NASA SBIR 2009 Solicitation

FORM B - PROPOSAL SUMMARY


PROPOSAL NUMBER: 09-1 A2.01-8833
SUBTOPIC TITLE: Materials and Structures for Future Aircraft
PROPOSAL TITLE: Interfacial Design of Composite Ablative Materials

SMALL BUSINESS CONCERN (Firm Name, Mail Address, City/State/Zip, Phone)
Advanced Cooling Technologies, Inc.
1046 New Holland Avenue
Lancaster, PA 17601 - 5688
(717) 295-6061

PRINCIPAL INVESTIGATOR/PROJECT MANAGER (Name, E-mail, Mail Address, City/State/Zip, Phone)
Richard Bonner
richard.bonner@1-ACT.com
1046 New Holland Avenue
Lancaster, PA 17601 - 5688
(717) 295-6061

Estimated Technology Readiness Level (TRL) at beginning and end of contract:
Begin: 2
End: 4

TECHNICAL ABSTRACT (Limit 2000 characters, approximately 200 words)
This Phase I Small Business Innovative Research project proposes to develop a multiscale computational methodology capable of accurate prediction of the properties and performance of insulating ablative materials that are used to protect the re-entry of vehicles from excessive thermal loads. In particular, this effort will focus on multi-million atom, reactive molecular dynamics (MD) simulations of pyrolysis of phenolic resins enhanced with carbon nanotubes (CNT). The results will reveal the role of CNT interface on the reaction and the thermo-mechanical properties. The derived interfacial strength characteristics will then be incorporated into continuum-level simulations. The outcome of Phase I will provide a benchmark to perform MD simulations on pyrolysis of resin composites and methodology development to link atomistic-level with continuum-level simulations. Phase II will involve MD simulations on multi-walled, functionalized CNTs in cross-linked resin, optimization of the multi-scale modeling methodology and experimental validation. The outcome of the multiscale computational program will involve a detailed parametric study to find optimal parameters at multiple scales including: nanofiller diameter size, volume fraction and functionalization of nanotubes and ƒÝm-sized carbon fibers. These parameters will be optimized to best meet Orion vehicle¡¦s TPS challenges. The team involves engineers from ACT and researchers from Rensselaer Polytechnic Institute.

POTENTIAL NASA COMMERCIAL APPLICATIONS (Limit 1500 characters, approximately 150 words)
The proposed computational model is primarily focused towards development of ablation materials to be used in potential space shuttle vehicles such as: Orion. Simulations will be performed to model the evolution of phenolic resin with CNT during the pyrolysis reaction and formation of the char product. The fundamental understanding gained from these simulations will be applied to design a strong interface between the char material and the CNT. A strong char material will act as a thermal insulator and prevent further heating of the shuttle vehicle. In addition, it will also prevent exposure of the underneath virgin material.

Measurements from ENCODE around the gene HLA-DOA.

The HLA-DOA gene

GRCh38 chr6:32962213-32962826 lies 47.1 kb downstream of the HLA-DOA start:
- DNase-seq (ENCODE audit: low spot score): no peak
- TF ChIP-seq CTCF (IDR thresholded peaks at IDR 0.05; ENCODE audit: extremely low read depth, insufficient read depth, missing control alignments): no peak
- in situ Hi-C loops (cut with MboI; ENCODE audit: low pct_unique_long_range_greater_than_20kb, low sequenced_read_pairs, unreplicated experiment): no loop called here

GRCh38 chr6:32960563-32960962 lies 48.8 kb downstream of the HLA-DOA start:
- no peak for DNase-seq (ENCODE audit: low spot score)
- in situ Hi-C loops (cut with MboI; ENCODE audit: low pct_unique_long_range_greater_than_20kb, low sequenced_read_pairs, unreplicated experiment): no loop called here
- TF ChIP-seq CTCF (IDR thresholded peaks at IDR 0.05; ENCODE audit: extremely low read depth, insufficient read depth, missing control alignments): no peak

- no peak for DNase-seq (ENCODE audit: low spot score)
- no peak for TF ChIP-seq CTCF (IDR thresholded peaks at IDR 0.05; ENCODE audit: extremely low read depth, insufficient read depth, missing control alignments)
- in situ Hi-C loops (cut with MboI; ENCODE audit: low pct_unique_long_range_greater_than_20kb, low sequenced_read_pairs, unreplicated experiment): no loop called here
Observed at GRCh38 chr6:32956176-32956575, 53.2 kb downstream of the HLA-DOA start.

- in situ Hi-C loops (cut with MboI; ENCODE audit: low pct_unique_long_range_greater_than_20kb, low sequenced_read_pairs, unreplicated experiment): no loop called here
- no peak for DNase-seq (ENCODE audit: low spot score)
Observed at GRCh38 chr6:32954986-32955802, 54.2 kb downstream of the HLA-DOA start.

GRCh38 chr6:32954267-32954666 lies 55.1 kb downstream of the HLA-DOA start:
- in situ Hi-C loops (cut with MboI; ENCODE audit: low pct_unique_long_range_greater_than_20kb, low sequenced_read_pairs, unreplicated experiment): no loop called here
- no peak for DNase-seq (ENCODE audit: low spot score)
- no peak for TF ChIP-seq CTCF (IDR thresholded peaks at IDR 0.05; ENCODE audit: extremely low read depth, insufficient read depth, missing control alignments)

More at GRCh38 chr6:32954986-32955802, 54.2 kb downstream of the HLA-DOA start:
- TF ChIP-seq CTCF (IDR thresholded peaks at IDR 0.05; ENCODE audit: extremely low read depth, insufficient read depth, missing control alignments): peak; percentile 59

POTENTIAL NON-NASA COMMERCIAL APPLICATIONS (Limit 1500 characters, approximately 150 words)
Light weight materials such as reinforced plastics are rapidly replacing the traditional structural materials such as metals, woods etc. However, in many instances, these materials are flammable and they require modifications to decrease their flammability through addition of flame-retardant components. Environment regulations have restricted the use of halogenated flame-retardant additives, initiating a search for alternative flame-retardant additives. Nanoparticle fillers such as CNTs have shown that they can simultaneously improve both the physical and flammability properties of the polymer nanocomposite. Our multi-scale simulations will explain the physical mechanisms behind the formation of a continuous, stable, protective char layer on the burning surface that acts as a heat shield for the virgin polymer below the layer. The presence of the protective layer is clearly important in the flammability reduction and it also reduces the mass loss rate. Thus it will directly help in development of the next generation commercial fireproofing materials.

NASA's technology taxonomy has been developed by the SBIR-STTR program to disseminate awareness of proposed and awarded R/R&D in the agency. It is a listing of over 100 technologies, sorted into broad categories, of interest to NASA.

TECHNOLOGY TAXONOMY MAPPING
Ablatives
Composites
Thermal Insulating Materials


Form Generated on 09-18-09 10:14